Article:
Category Archives: Top 10

Top 10 slides from my new book

  • As I described in my previous post, each chapter in my forthcoming book is accompanied by a PowerPoint presentation. The presentations display explanations and descriptions, diagrams, word lists, sample data from research studies, maps, quotations, images, and links to other images as well as articles and videos. Some slides provide instructions and supporting materials for in-class activities and take-home projects. The PowerPoints are in Spanish except for an occasional English translation.

The five PowerPoints contain more than three hundred slides in total. You can follow this link to download a PDF file that reproduces my fifty or so favorites, two per page. Besides its title, each slide is identified by its chapter and slide number. Please notice and respect the copyright notice on each page.

Narrowing down further, I created a SlideShare presentation from my “Top 10” of these slides, which you can click through below. It includes examples from all five chapters, thus representing my five “essential questions” for the Spanish language classroom.

Here’s why these slides made my Top 10:

  • Slide 1.21, because the Real Academia Española’s 1763 spelling guide shows both the invention of the inverted ¿ and ¡ marks (blue highlighting) and why the Academia thought they were needed (yellow highlighting). How often does one get to observe the invention of a new language feature? It’s reminiscent of Scott Fahlman’s invention of the first emoticon in 1982. As noted in the slide, the RAE actually invented the inverted marks in 1754.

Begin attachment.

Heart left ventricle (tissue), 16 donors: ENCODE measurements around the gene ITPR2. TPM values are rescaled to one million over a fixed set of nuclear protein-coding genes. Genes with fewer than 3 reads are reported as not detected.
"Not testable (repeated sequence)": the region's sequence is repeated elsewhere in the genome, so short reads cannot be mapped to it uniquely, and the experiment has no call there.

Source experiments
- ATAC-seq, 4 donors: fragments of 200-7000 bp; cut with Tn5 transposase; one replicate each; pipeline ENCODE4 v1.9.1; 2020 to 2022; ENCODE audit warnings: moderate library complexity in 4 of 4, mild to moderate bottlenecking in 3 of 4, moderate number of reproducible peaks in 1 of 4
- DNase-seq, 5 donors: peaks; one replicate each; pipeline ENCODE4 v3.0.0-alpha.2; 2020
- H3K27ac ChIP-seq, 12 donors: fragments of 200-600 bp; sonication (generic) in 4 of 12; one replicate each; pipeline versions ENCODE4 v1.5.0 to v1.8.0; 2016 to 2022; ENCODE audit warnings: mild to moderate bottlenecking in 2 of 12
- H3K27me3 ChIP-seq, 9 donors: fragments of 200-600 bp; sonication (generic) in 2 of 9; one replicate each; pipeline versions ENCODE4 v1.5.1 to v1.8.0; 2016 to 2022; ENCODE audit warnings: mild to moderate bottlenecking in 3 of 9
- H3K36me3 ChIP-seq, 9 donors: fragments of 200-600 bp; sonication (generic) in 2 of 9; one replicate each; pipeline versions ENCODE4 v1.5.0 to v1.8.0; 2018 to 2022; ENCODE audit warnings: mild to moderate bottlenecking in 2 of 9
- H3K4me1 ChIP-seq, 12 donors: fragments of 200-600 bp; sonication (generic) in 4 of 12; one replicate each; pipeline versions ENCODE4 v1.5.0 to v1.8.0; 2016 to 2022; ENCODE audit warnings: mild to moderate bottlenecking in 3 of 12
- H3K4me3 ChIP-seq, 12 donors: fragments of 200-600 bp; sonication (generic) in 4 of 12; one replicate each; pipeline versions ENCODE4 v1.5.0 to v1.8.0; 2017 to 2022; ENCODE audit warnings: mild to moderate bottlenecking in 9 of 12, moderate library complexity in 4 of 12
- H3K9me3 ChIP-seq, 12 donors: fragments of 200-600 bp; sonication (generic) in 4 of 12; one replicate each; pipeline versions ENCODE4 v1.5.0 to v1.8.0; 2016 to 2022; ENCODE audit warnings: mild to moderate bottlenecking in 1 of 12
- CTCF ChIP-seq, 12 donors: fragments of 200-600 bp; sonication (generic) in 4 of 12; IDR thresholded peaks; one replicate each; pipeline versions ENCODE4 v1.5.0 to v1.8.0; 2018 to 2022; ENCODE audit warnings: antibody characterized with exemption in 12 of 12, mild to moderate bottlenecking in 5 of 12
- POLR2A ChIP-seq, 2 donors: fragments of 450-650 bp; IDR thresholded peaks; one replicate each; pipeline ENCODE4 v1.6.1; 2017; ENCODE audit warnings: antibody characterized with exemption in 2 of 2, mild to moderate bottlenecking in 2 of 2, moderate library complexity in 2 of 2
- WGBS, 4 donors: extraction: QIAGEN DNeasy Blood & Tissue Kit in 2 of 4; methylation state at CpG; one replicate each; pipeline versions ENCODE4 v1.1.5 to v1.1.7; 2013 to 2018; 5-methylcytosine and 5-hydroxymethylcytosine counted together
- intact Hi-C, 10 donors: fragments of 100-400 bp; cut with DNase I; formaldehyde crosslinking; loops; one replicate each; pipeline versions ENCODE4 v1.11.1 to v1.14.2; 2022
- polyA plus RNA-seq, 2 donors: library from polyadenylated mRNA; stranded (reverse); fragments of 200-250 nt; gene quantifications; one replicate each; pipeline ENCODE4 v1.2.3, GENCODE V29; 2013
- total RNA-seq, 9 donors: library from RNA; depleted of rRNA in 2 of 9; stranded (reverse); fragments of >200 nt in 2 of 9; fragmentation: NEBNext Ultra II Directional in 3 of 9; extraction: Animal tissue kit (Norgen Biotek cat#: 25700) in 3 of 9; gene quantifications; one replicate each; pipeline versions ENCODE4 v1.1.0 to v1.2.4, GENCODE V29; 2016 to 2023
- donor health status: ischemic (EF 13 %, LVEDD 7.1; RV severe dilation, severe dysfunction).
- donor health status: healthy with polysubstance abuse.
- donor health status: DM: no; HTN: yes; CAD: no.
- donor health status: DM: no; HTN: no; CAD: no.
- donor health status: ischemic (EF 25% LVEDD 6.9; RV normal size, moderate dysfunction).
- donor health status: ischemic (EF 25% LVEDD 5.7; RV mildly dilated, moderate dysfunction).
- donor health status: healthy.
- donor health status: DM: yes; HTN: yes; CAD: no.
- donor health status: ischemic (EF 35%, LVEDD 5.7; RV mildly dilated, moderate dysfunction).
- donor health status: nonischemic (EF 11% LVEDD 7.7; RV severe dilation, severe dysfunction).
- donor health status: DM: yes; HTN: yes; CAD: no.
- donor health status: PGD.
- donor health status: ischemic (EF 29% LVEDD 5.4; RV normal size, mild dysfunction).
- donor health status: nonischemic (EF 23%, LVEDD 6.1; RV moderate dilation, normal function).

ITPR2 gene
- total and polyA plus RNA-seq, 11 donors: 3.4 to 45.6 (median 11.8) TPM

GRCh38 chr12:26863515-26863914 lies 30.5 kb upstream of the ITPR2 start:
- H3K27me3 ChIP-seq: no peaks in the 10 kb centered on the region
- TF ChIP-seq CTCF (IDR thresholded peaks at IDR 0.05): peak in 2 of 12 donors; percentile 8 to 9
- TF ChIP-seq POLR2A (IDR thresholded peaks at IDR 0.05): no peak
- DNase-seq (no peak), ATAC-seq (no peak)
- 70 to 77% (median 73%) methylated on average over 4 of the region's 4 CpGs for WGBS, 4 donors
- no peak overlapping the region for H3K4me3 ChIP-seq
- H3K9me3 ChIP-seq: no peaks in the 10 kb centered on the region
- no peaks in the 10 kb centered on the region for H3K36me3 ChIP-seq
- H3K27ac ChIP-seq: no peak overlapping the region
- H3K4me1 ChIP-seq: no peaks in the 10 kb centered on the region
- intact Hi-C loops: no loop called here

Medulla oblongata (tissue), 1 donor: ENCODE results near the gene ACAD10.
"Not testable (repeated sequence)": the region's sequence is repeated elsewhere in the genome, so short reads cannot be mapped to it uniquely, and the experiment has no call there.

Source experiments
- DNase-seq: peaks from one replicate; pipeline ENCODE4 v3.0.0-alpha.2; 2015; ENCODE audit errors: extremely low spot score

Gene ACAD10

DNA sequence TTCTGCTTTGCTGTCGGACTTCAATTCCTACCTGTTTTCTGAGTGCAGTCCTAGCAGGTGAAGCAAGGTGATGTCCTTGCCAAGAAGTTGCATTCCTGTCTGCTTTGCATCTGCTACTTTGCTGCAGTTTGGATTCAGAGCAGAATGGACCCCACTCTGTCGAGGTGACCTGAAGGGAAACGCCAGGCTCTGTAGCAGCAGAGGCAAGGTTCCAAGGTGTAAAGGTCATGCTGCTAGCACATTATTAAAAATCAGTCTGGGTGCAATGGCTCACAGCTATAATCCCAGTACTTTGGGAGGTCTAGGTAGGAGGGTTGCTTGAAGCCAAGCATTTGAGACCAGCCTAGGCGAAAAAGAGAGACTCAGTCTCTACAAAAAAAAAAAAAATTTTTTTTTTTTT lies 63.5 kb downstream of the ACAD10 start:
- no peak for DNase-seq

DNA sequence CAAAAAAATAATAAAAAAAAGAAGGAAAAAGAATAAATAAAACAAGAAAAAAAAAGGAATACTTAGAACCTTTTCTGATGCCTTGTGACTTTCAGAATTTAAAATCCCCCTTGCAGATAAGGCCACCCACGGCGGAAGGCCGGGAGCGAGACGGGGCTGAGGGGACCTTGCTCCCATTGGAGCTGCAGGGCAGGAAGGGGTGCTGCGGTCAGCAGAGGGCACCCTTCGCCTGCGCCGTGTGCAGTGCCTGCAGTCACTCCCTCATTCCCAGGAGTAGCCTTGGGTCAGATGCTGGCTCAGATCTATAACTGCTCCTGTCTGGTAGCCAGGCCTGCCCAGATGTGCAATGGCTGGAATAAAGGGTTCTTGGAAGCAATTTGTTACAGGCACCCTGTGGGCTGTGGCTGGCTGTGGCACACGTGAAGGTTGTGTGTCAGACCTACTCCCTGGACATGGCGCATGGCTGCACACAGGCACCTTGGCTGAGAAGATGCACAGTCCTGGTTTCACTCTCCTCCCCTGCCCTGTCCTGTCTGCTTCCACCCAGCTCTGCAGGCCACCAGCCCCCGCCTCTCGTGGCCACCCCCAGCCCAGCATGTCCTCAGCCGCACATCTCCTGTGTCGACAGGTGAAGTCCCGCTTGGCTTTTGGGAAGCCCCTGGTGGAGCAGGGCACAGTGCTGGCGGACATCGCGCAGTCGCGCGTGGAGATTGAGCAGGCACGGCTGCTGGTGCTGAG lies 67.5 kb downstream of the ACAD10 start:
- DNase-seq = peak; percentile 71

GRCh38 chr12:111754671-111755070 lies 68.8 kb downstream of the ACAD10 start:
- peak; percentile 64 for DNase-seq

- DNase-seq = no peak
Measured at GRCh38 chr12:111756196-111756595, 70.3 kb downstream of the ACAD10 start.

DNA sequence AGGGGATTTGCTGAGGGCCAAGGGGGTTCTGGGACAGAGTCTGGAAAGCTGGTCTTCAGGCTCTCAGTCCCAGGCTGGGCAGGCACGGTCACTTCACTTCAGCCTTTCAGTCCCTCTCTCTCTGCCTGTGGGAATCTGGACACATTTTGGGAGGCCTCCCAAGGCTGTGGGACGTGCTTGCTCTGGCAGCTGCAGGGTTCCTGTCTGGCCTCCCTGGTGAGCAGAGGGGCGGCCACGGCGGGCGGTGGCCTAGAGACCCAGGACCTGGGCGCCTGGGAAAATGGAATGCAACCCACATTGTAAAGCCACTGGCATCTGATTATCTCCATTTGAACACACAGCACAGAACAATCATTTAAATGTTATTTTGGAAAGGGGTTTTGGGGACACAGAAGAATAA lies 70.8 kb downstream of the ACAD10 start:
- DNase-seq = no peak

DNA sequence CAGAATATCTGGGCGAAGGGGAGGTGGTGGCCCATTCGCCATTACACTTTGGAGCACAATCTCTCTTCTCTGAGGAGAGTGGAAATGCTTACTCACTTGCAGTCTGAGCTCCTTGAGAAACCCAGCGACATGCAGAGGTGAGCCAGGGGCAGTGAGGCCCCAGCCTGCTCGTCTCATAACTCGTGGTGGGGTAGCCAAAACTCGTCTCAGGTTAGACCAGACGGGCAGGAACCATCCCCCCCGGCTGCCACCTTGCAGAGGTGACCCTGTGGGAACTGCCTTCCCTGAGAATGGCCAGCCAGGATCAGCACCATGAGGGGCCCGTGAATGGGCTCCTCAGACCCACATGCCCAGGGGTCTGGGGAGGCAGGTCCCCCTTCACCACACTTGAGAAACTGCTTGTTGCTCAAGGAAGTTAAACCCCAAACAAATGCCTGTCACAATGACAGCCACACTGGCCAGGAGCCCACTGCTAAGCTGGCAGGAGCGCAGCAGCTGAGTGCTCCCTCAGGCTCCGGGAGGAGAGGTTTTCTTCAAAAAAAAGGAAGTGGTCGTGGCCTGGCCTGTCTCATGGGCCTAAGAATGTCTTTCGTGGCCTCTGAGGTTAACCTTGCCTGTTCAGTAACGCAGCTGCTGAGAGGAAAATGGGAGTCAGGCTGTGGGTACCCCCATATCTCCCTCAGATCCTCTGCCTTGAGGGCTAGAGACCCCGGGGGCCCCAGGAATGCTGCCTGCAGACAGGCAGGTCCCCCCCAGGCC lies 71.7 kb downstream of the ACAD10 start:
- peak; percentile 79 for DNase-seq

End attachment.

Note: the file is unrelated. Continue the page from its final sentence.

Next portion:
• Slide 2.29, because this is one of my favorite metaphors for the difference between pretérito and imperfecto.
  • Slide 2.43, because it illustrates the value of the often-mystifying “personal a.”
  • Slide 3.58, because it demonstrates the variety of languages that Spanish has borrowed words from. The PowerPoint version of this slide (not the SlideShare version), is animated so that students don’t see the “answers” (the language each word came from) until the profe clicks on the slide. There is also a more challenging alternative version that lacks the list of candidate languages.
  • Slide 3.78, because it shows that a little bit of language history goes a long way toward explaining irregular verbs in modern Spanish. A teacher can display this slide in class while saying something like “La forma irregular conozco viene del verbo latino original, cognoscere”, with an emphasis on the sc.
  • Slide 4.41, because the average Spanish student has no idea how many Latin Americans still speak indigenous languages. The contrast with the situation in the United States is startling.
  • Slide 4.53, because I was so happy to find a single illustration that covered so many sociolinguistic bases.
  • Slide 5.9 out of sheer vanity. This slide illustrates one child’s early semantic extensions of some early words: he extended manzana from apples to other fruits, guaguau from dogs to other animals, and agua from water to various objects connected with it. I was tickled pink that I came up with the idea of using colored ovals to neatly distinguish these three groups of words.